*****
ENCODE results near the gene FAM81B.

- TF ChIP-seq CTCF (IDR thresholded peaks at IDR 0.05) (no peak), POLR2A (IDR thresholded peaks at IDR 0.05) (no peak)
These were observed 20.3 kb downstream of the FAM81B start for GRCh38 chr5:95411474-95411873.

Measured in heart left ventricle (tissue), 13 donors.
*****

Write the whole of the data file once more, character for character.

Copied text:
ENCODE results near the gene FAM81B.

- TF ChIP-seq CTCF (IDR thresholded peaks at IDR 0.05) (no peak), POLR2A (IDR thresholded peaks at IDR 0.05) (no peak)
These were observed 20.3 kb downstream of the FAM81B start for GRCh38 chr5:95411474-95411873.

Measured in heart left ventricle (tissue), 13 donors.